While it’s true that you are keen to improve your skill as a beginner banjo player, when you play the banjo, there’s always something new to learn. In other words, whether you’ve been playing for a while and have almost perfected it or you’re still learning the ropes, it’s always an excellent opportunity to learn. Anyone can play the banjo, and every banjo player knows that once you’ve mastered a particular song or tune or have perfected playing a riff or chord, there’s no other feeling like it. But how else can you improve your skill at playing the banjo? Surprisingly enough, these tips don’t all involve practicing for hours on end. Here, then, are some tips to remember.
- Check your banjo and make sure it is tuned well
The first thing you have to do – and this is something that any seasoned banjo player will tell you – is check your banjo and make sure it is tuned well. Then, give it some tender loving care, whether it’s through installing new strings (especially if the last one is over three months old), tightening or replacing the banjo head, checking the banjo picks for nicks around the edges, or installing a new bridge (if your bridge saddle is bowed, time to replace it), and making sure that the electronic tuner has a new set of batteries if needed.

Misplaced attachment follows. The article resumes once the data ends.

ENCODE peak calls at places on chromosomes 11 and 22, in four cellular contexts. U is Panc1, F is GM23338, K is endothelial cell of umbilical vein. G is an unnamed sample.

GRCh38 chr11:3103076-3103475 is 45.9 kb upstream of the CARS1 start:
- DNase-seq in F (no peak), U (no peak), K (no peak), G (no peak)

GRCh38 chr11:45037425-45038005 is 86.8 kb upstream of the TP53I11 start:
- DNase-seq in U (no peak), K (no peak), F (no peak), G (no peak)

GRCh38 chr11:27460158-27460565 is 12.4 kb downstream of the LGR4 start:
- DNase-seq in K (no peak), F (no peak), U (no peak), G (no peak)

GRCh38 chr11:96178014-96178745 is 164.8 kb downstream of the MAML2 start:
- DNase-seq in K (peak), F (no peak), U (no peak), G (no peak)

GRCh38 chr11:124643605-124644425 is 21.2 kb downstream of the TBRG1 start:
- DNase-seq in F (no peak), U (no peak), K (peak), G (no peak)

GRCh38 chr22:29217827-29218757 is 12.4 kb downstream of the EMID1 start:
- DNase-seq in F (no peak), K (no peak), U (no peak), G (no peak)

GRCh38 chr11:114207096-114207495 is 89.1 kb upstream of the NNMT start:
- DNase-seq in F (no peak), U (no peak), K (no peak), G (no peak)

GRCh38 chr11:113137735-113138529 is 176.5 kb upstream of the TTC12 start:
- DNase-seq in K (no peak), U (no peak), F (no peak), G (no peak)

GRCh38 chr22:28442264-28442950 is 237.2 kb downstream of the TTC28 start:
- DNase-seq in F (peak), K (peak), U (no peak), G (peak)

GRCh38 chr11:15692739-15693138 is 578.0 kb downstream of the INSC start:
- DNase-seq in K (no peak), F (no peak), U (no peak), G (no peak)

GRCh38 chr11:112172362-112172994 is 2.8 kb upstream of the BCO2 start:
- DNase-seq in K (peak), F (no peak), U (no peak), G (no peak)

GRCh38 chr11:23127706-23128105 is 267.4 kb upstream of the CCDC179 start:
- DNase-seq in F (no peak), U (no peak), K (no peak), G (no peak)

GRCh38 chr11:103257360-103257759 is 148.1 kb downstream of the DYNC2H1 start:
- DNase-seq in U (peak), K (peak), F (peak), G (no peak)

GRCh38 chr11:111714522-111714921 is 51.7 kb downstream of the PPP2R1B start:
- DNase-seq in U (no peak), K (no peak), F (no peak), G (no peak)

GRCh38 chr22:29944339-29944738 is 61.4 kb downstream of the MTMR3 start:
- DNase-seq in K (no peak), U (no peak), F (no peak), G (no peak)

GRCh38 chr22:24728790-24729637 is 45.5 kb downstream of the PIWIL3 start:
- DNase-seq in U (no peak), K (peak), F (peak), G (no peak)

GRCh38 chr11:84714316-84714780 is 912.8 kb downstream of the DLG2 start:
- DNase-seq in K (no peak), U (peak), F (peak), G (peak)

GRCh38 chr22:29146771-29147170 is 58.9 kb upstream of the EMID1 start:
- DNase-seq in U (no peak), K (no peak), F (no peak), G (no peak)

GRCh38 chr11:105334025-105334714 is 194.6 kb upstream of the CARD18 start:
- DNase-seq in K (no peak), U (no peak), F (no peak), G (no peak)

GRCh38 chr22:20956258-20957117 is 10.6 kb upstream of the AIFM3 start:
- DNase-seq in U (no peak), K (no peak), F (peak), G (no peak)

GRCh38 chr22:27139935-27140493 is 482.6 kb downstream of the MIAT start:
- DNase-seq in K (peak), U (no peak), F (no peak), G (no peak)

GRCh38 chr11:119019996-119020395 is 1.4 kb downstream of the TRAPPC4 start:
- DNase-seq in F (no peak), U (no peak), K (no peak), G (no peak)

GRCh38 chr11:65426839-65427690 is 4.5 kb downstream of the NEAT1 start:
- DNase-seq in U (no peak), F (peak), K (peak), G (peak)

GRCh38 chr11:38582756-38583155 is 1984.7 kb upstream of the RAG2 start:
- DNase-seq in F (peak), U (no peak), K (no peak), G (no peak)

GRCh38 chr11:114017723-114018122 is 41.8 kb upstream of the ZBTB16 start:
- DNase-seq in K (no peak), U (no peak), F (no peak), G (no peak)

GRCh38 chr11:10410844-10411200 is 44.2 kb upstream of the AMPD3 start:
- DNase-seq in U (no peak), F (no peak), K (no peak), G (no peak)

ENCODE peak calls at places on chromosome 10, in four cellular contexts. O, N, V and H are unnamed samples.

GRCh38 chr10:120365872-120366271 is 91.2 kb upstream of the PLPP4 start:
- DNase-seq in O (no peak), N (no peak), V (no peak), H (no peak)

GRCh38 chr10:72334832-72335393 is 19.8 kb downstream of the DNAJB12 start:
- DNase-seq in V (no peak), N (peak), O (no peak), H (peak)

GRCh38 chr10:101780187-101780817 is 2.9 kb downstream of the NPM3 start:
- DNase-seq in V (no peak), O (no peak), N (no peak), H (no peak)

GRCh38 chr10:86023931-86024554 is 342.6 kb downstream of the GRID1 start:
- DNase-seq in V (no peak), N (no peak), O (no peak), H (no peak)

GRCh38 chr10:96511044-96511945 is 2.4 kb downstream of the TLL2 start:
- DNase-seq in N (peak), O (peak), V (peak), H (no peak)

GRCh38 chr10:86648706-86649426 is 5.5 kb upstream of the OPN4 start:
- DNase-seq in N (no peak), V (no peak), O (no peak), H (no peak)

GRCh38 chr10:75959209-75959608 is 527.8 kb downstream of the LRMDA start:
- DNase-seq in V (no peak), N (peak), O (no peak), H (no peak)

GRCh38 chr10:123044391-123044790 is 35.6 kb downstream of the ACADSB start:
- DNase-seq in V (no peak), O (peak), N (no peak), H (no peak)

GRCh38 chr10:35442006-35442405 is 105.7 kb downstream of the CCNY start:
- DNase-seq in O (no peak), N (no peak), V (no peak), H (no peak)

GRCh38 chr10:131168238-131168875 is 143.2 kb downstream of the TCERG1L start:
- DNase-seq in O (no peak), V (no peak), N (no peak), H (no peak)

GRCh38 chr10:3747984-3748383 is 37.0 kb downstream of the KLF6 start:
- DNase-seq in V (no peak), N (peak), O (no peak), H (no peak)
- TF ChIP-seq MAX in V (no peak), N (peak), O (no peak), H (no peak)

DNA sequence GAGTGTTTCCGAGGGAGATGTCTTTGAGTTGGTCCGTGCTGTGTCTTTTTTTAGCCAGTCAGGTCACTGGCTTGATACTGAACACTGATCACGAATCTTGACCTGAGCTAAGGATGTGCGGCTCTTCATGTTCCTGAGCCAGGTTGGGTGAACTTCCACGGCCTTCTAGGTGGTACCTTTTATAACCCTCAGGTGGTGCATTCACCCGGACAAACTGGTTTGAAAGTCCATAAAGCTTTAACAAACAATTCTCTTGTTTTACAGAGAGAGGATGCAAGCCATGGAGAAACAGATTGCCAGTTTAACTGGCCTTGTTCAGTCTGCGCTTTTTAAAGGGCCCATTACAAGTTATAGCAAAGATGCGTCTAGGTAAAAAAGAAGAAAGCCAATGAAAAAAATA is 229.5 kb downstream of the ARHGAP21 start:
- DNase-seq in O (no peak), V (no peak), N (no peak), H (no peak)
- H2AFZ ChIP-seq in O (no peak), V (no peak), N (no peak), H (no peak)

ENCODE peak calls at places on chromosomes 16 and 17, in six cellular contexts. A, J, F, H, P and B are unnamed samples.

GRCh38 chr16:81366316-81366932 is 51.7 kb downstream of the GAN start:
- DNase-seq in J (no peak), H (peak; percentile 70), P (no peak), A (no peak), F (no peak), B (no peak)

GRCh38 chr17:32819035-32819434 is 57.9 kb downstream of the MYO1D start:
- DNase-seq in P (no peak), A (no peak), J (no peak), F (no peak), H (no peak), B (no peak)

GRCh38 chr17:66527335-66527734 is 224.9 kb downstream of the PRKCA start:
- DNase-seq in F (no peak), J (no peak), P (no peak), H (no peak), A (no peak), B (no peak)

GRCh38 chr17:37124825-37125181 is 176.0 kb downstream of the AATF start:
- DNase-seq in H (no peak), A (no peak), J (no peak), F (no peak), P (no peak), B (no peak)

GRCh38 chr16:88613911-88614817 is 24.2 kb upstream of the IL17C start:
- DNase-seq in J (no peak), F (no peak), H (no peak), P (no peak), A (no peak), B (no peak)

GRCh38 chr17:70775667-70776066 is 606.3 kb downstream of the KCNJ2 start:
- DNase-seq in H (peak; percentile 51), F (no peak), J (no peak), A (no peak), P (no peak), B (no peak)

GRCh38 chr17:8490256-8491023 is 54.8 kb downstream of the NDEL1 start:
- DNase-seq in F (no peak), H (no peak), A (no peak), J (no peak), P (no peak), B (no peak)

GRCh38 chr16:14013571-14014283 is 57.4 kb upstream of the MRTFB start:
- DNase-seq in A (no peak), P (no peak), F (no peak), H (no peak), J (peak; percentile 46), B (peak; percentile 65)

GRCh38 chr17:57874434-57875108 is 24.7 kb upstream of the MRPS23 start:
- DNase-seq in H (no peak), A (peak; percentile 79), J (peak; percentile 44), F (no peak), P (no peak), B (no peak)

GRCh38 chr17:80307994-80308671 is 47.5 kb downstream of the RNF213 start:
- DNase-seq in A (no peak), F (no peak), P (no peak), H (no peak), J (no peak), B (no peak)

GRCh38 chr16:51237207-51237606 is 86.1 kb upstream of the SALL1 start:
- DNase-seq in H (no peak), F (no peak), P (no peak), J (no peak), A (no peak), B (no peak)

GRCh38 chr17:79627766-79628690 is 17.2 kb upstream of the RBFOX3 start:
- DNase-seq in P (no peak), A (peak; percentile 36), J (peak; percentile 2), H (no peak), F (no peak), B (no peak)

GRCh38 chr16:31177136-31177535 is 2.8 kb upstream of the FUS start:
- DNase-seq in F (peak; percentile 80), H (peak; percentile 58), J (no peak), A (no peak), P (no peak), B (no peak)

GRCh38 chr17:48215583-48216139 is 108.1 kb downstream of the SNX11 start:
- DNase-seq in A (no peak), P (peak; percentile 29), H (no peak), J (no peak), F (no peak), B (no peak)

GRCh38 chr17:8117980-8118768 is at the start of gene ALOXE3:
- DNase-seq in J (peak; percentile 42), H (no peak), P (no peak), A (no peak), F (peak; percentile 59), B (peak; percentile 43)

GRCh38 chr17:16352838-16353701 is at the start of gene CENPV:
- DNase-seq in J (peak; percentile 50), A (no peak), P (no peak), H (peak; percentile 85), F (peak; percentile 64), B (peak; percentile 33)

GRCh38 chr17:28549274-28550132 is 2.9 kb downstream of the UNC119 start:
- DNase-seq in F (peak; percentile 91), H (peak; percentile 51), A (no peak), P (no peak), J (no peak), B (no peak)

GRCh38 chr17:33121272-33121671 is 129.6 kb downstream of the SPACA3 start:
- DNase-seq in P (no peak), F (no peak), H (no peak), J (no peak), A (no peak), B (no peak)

- Practice every day – but focus on something new
Yes, practice is critical, but here’s the thing – try out something you’ve never done before. For instance, you can try out a new song, take some banjo lessons (there’s always something new to learn!), or work on a chord or lick. The trick is to try practicing at least twenty minutes a day, even if you don’t feel like it. It’s happened before – you may not feel like practicing initially, but you tend to get lost in the session as you go along. If you’re with your family and don’t want them being bothered while they watch television, you can still stay in the same room by using a banjo mute! There’s no excuse, and soon enough, you’ll be practicing roll patterns and building up speed. Take note that it’s not just fast notes you want – your notes should sound clean, too.
- Do a jamming session
Many towns and cities now boast a bluegrass group or club, so look for one in your local area or nearby. They meet up at a local bar or restaurant in some places, so you and your family can still spend time with each other while you jam away.
- Attend a conference or workshop
Another thing you can do that combines fun with learning is to attend a conference or workshop in your local area. You may be surprised to know that lots of music shops provide lessons, and some festivals have free workshops as well. These camps, as they are also known, offer a superb way to improve your skill, and they are great fun, too.
You can do other things to get ahead without making too much of an effort – you can subscribe to a magazine, which always has new songs or tips, or you can take a class at your local community college. You might even find kindred spirits who are also eager to practice and play together.